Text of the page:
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Free up floor space in your bedroom by making these elegant shelves as replacements for nightstands.
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Cut the shelf (A) to length (Bedside Wall Shelf Project Diagram). Then cut oversize pieces of moulding -- two (B) at 11 inches long and one (C) 28 inches long -- you’ll later trim to fit. Drill two countersunk mounting holes on the top of the shelf where shown.
Select the straightest available lumber and moulding for this project.
On one of the oversize side trim pieces (B), cut a 45-degree miter. Then cut a matching miter on one end of the front trim (C). Hold the miters together at one corner and mark the length of the side trim. Cut the side to length, then glue and nail the trim to the shelf.
Hold the front trim (C) in place and mark the length, and miter-cut it to length. Glue and nail the front trim to the shelf. Cut and install the other side trim (B).
Cut two corbel spacers (D) the length of the long edge on a corbel (E). Glue and nail the spacers to the corbels with #11.5 x 2-1/2-in finish nails. The spacer will be slightly narrower than the face of the corbel; it will be hidden by the edge of the shelf once installed.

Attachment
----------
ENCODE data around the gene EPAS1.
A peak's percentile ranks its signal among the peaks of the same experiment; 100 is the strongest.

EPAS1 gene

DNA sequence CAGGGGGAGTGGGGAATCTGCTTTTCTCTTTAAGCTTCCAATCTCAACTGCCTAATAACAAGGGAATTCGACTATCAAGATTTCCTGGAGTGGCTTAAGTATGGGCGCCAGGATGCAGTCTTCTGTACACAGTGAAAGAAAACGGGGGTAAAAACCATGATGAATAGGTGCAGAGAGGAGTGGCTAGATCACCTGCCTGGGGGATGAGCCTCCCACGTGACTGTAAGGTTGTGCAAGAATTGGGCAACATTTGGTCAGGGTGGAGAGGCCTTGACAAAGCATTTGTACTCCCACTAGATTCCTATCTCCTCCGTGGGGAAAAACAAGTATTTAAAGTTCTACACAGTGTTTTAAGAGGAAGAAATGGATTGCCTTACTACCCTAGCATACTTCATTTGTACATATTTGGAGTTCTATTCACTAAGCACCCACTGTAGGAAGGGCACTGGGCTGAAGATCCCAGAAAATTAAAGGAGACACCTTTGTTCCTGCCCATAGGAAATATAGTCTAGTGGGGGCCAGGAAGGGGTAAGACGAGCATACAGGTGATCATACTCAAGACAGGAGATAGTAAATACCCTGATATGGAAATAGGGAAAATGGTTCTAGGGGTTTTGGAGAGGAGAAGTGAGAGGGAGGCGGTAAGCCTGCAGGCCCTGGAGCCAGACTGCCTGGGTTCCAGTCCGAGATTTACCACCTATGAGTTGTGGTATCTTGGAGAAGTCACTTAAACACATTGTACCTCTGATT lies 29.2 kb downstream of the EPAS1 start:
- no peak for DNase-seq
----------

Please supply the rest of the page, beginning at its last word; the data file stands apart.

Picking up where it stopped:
Nails are designed to keep the spacers from slipping out of position on the corbels, a common problem when clamping parts with curved edges. To simplify nailing into the odd-shape corbels, drive the nails through the spacers with just the points emerging from the other side before nailing them into the corbels.
On the underside of the shelf along the back edge, measure 2-1/4 inches from the inside face of the side moulding on both sides. Glue and nail the corbels and spacers to the shelf.
Putty any gaps between the moulding and the shelf, and at the corners. Sand the shelf and wipe clean. Then apply three coats of paint (Bistro White shown) and let dry overnight.
Cut the wall cleat (F) to fit between the corbels along the back edge. Clamp the wall cleat flush with the back edge of the shelf and extend the pilot holes from the shelf into the cleat. Then drill countersunk pilot holes for mounting the cleat on the wall. Paint the cleat to match the shelf.
Using a level, screw the cleat to the wall where you want the shelf. If possible, fasten one of the screws to a wall stud behind the drywall. Otherwise, install wall anchors as needed.